This week FOM, the Formula One Management company run by Bernie Ecclestone, has announced it will be providing native High Definition Formula One coverage for the very first time. This heralds the entrance of the sport into the super clear broadcast territory.
High Definition television has been available for some time now in the United Kingdom, initially with the Sky satellite service, and then later with both Cable and free to air boxes and solutions. HD is said to reach over 25% of homes in the UK alone. Europe is playing catch up to the United States of America however, who have had a super high definition broadcast for many years.
While the UK is playing catch up to the USA, F1 is playing catch up to other sports. Soccer, Cricket and American Football are just three sports which are all regularly broadcast in the clear definition, which provides a stunning amount of clarity over a normal SD broadcast. For some reason, despite being one of the most commercially driven sports in the world, F1 was slow on the uptake to HD. That commercial edge is somewhat surprising.
It has to be assumed, that part of the reason why soccer made it onto HD so quickly was this commercialism. Consumers drove the change. With the number of advertisers on F1 cars and around the tracks, one would assume they would be “chomping at the bit” to get it into the greater clarity viewing. But alas not, and 11 years into the 21st century will be the first time we get to see it.
Perhaps it is the investment into equipment that FOM were struggling with. After all, the number of cameras needed for a decent HD broadcast at an F1 circuit would be huge. And think of all of the cameras on the cars too, one can only presume micro HD cameras will be installed for the new season. Indeed some are now calling for F1 to go the whole hog and invest into 3D coverage. While a lovely concept for the novel new viewing of television, there are an unbelievable number of pitfalls and problems surrounding the ability to broadcast such things – the technology really isn’t there yet.
Bernie Ecclestone had always said HD would only come to F1 when the broadcasters really demanded it. “I said to the broadcasters, are you going to get more viewers, will more people watch F1 because it is HD or will less people watch it because it isn’t? They really need to have a check and see who has got the right televisions.
“I don’t think the average public realise that it is not the television, they have to have something to receive it as well. It is like producing a colour signal when people only have black-and-white sets.”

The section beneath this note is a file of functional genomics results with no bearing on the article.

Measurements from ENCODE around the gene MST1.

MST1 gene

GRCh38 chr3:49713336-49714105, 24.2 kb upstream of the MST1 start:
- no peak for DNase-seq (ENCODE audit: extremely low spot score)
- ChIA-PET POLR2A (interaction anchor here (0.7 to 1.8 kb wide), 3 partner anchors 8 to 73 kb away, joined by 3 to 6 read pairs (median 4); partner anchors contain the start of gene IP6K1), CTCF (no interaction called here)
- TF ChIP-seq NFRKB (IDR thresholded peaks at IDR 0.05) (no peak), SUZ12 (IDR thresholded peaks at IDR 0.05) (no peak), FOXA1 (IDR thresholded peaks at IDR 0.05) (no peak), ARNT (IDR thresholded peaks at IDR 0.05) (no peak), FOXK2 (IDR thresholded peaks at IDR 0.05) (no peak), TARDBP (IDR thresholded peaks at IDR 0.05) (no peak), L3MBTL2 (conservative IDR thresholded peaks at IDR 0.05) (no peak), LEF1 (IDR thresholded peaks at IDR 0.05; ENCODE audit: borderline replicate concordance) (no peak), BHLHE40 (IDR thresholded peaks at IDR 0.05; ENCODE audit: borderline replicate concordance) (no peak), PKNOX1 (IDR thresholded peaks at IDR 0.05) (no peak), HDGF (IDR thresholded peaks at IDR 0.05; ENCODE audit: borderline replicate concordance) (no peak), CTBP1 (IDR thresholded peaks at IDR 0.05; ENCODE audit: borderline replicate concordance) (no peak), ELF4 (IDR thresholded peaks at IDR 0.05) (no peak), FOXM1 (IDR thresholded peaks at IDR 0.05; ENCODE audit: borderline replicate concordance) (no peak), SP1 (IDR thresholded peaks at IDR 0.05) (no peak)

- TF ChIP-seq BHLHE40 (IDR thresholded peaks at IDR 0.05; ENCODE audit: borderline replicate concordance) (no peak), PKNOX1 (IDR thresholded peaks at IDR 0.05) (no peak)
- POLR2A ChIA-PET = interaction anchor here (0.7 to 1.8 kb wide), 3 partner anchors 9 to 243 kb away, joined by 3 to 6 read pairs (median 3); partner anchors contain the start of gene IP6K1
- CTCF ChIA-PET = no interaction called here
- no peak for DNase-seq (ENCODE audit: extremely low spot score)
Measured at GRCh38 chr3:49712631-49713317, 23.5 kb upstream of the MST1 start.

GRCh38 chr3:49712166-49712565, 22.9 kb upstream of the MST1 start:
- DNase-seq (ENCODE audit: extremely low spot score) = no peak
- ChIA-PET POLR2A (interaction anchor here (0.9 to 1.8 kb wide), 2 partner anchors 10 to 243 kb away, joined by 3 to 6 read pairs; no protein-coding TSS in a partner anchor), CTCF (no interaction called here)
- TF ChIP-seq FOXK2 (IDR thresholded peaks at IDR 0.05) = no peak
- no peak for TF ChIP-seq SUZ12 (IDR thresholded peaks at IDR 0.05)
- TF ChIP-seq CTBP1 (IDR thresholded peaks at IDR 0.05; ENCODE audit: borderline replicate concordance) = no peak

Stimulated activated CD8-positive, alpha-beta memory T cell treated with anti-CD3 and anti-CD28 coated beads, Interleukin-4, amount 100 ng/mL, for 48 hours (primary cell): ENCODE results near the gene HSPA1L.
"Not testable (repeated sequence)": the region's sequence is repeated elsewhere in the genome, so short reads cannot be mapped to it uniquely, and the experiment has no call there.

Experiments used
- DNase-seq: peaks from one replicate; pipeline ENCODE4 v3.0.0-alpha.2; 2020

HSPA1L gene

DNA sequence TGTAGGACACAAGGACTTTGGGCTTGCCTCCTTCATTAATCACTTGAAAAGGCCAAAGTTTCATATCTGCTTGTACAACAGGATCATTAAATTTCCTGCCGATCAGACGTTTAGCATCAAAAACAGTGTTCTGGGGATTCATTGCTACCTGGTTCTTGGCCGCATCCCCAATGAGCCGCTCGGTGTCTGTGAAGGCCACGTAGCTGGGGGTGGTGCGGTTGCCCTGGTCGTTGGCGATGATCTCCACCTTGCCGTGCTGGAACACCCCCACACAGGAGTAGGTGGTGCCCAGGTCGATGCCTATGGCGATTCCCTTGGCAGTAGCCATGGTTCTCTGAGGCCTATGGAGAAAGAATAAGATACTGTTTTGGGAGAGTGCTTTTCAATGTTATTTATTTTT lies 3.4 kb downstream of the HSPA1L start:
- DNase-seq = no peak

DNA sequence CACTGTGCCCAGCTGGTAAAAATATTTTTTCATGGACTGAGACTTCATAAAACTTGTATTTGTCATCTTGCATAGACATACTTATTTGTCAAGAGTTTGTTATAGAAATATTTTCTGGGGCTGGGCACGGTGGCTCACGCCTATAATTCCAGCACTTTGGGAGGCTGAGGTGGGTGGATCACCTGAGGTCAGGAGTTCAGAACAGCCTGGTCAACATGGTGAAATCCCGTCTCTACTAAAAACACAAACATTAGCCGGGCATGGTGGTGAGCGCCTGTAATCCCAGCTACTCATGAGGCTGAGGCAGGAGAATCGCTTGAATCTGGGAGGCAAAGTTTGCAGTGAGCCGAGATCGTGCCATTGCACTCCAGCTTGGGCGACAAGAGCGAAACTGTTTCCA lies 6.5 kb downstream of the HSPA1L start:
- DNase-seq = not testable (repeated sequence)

The decision however seems a good one. With both television companies and fans applauding the decision. Forums, and the popular micro-blogging service Twitter have been full of praise for the move. Some viewers have written that they will now be investing in HD receiving equipment in order to watch the new service. People without the ability to view HD should also see some improvement in the standard definition coverage, with BBC saying that their British SD channel viewers will receive a downscaled edition of the HD feed.
Brian Sullivan, CEO of Sky Germany, said: “The broadcast of Formula 1 in true HD is something that millions of racing fans in Germany, Austria and Switzerland have yearned for.” Meanwhile, Danielle Nagler, Head of BBC HD in Britain said “It’s fantastic news that FOM has decided to green light HD broadcasts, and we’re looking forward to sharing with the fans all the races in all their detail on BBC One HD and BBC HD.”
So far, confirmed broadcasters of HD F1 are:
- BBC – Britain
- Sky – Germany, Austria & Switzerland
- Network Ten: One HD – Australia
- Speed – USA
- Globo – Brazil
The USF1 team was launched today in Charlotte, USA. In a major broadcast with Speed TV, the team’s plans were finally revealed after months of speculation.
The team will have a USA based, designed, driven and sponsored machine for the F1 season in 2010. It has conservative aims for its first two years, but after that wants to establish itself as a high midfield runner before hoping to contend for titles in the future.
Former Ligier and Onyx technical director, Ken Anderson, the team principal of USF1, told the world that the new car will be ready by Autumn 2009, and should be hitting the track by the end of the year.
“We’ll have a car on the ground in September/October to start doing static rig testing,” he said. “There are still some things up in the air right now as far as who our engine supplier is and when that contract would start.
“We’re in a state of flux and all these things will come out in the next four to six weeks. But the rule as it is right now is that you’re not supposed to run a car between the last race and January 1st, so I would say we’re not planning to actually run the car until January next year – but then you have almost three months to the first race anyway.”
Peter Windsor, sporting director, spoke of their aims.
“A truly successful 2010 would be first of all proving that a Formula One car can be designed and built in the United States, outside of Europe, breaking the mould and doing that efficiently and cleanly. By that I mean we produce two good cars that are reliable, we finish races and maybe get a decent result in year one.
“In year two I’d like to think we could be scoring some points, which means top 10/top eight finishing. Then the sky is the limit after that. I am being quite conservative because this is a new team and we need to walk before we can run.”
Windsor added that there would be a European base as well as the main USA site.
“We’re going to have a European base which is mainly for the trucks, the motorhome, the pit equipment and for operating when we’re testing. It’s a logistics operation, not large, and it could therefore be anywhere.”